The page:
Review of The Polish Peasant in Europe and America
Henry P. Fairchild
The Polish Peasant in Europe and America. By WILLIAM I. THOMAS and FLORIAN ZNANIECKI. Boston: Richard G. Badger, 1918. Vol. I. Pp. xi+526. Vol. II. Pp. vi+589. $10.00.
These volumes are the first of a series of five devoted to a study of the Polish peasant, or rather utilizing the Polish peasant as a means for developing a certain method of studying sociological problems. This method is explained in the Methodological Note which occupies the first 86 pages of the first volume; briefly stated, it consists in the application of a rational technique to the working out of social problems the solution of which is essential to human welfare and progress. As the
(332) authors say, the work is "largely documentary" and consists of compilations and transcripts of many series of letters written by members of the group in question in the two countries.
One finds it difficult in these strenuous war times to conceive that anyone ever had time to read such an enormous mass of detailed material, to say nothing of getting it ready for other people to read. Nevertheless one recognizes at once that this is just the way these things ought to be studied, and that this work is a valuable contribution to a much-neglected and very important field of research. We in this country have stubbornly closed our eyes to the significance of race mixture and the mingling of cultures. The whole question of social assimilation has received astonishingly little scientific attention. Some have maintained that the question was wholly biological, others that it was entirely a question of changing customs. Few have sought to apply to it the only scientific method of approach, that of inductive investigation. It is to be hoped that this series will be the forerunner of many similar studies of the foreign elements in our population.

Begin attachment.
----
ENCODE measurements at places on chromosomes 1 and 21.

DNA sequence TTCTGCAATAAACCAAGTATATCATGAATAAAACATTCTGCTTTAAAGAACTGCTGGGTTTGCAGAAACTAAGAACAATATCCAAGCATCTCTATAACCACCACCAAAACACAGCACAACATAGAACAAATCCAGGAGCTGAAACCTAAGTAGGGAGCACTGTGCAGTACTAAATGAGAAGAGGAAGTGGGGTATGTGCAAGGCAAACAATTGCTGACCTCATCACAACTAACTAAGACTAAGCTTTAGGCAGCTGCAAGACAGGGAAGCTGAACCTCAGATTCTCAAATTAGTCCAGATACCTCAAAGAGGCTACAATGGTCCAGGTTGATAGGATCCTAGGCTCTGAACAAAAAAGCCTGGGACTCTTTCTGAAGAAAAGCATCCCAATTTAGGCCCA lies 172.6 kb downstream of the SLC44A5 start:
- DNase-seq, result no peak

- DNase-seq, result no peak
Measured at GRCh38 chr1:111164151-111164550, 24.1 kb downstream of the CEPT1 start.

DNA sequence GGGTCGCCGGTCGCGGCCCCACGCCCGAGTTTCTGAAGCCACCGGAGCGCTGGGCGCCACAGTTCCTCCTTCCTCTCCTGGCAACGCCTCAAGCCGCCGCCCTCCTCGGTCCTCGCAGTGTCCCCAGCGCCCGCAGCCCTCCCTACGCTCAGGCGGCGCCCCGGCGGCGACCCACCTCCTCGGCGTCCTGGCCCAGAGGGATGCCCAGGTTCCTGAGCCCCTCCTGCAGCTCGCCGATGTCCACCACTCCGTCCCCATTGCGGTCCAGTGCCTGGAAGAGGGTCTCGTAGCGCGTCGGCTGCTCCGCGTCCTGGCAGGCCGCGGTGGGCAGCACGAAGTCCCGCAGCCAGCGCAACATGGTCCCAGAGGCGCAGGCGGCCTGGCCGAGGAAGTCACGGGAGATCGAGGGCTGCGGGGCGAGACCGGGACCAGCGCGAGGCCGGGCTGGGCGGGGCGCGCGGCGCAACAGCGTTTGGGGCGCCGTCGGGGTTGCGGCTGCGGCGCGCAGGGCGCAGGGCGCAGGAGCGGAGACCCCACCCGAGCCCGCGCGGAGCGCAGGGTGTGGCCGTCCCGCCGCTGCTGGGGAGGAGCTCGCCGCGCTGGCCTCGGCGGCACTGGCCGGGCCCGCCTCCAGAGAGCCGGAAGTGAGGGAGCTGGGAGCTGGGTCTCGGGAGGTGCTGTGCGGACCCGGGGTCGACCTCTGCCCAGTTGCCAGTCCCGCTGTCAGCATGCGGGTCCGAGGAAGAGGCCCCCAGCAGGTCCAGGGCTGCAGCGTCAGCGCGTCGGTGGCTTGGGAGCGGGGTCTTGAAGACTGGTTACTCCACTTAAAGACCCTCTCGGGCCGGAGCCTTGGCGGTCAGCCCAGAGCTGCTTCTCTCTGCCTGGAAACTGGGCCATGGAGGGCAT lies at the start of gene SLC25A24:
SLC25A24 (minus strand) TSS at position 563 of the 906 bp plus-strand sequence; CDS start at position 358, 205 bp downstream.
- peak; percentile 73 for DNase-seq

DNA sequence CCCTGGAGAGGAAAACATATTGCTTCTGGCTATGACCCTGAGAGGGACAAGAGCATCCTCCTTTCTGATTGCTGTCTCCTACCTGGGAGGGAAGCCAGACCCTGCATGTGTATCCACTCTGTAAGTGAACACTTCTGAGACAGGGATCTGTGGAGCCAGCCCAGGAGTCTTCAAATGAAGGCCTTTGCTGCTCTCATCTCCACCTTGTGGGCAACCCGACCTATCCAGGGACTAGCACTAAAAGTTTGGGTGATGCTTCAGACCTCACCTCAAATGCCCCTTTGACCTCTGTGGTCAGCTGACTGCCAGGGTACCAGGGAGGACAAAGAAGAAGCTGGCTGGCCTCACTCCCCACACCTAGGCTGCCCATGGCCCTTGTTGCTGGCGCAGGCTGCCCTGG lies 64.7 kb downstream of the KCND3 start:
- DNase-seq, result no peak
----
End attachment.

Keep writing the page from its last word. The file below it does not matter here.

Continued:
The portion of these volumes which will be most read is the 200-page Introduction, which gives a remarkably vivid picture of a semi-modernized group of people in their native habitat. It is the transference of this people to the different social environment and life-conditions of the United States and the adaptive processes involved which occasion the problem of the Polish immigrant. In so far as this work contributes to an understanding of the nature of this problem and the methods of handling it, it will be of the greatest value, not only because of the importance of the Poles themselves in our national life, but because the principles worked out in the case of the Poles can be applied to many other immigrant groups.
HENRY P. FAIRCHILD